Happy Tuesday and welcome to the twelfth episode of SMASH Fact or Fiction? Welcome to all you new readers, please take a moment to read the game rules before activating your buzzers. Thanks to New York Magazine for naming this blog as “highbrow” and “brilliant” in their approval matrix. http://nymag.com/arts/all/approvalmatrix/approval-matrix-2012-4-9/I’m thrilled to achieve such a high honor with my pooping rhino video link still intact.
NEW THIS WEEK: I just popped up on vulture.com! For fun, check it out, it’s an interview with Megan Hilty: http://www.vulture.com/2012/04/smashs-megan-hilty-on-prescription-drugs.html
Let’s get back to America’s favorite TV trivia game show. If you’ve missed the previous posts, check out Why Smash Matters and our first nine game shows, for the pilot episode episode two episode three episode four, episode five, episode six, episode seven, episode eight episode nine , episode ten and episode eleven. If you are new to My Own Space the blog, my name is Sharon and I’ve been in pretty many Broadway shows. I am also friends with Theresa Rebeck, the creator, writer, and all around guru of the show–so I am here to remind you that I am in total support of the fact that the show is, in fact, a TV show–a fictional drama–not a documentary. Right? Right. Good. Please initialize your understanding of this fact here: ______. We are not out to do anything except use the show as a launching point for fun conversation about the theater world. Based on the success of A Chorus Line and other backstage shows, we here at My Own Space assume there is a basic appreciation and curiosity of what happens behind the scenes on Broadway. Or else, one might rightly ask, what in the world are you doing reading this blog. Right? Right. If you can’t sing at least part of the song “Tomorrow”, you’re in the wrong place and should maybe try this instead.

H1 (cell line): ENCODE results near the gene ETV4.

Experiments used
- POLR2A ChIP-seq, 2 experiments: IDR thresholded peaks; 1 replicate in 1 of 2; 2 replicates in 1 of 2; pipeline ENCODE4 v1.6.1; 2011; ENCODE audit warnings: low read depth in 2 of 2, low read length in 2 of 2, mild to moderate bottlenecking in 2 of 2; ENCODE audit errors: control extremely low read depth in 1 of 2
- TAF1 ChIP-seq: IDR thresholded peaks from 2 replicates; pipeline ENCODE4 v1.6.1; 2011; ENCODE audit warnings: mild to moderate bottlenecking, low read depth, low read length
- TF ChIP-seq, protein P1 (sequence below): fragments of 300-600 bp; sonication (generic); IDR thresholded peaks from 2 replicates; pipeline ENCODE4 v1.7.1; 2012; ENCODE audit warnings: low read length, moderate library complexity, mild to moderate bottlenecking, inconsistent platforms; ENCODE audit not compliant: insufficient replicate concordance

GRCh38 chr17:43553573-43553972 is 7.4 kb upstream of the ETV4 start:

Truth be told, you don’t really even need to watch the show to play along, but you might be confused at points and you will not win the grand prize which is hidden behind door number twelve and is probably a smoothie maker.
Here we go. Lights up…cue theme music….
I will make a series of statements based on events in this weeks episode, and then give my opinion on whether the statements are “fact” or “fiction”. You play along. Get your buzzers ready.
Let’s talk about understudies for a minute.
1) A director would be unaware that the procedure for rehearsing an understudy is for the stage manager to run “understudy rehearsals” after a show starts performances. Fact or fiction?
Fiction, but thank you Jack Davenport for standing in as the layman saying “What?” so the policy can be explained. The idea that a well known choreographer/director would be confused about the decades long policy that the stage manager runs the understudy rehearsals actually made me chuckle out loud. My guess is understudy rehearsals run by a stage manger dates back to the opening night of Antigone in howeverlongagothatwas B.C.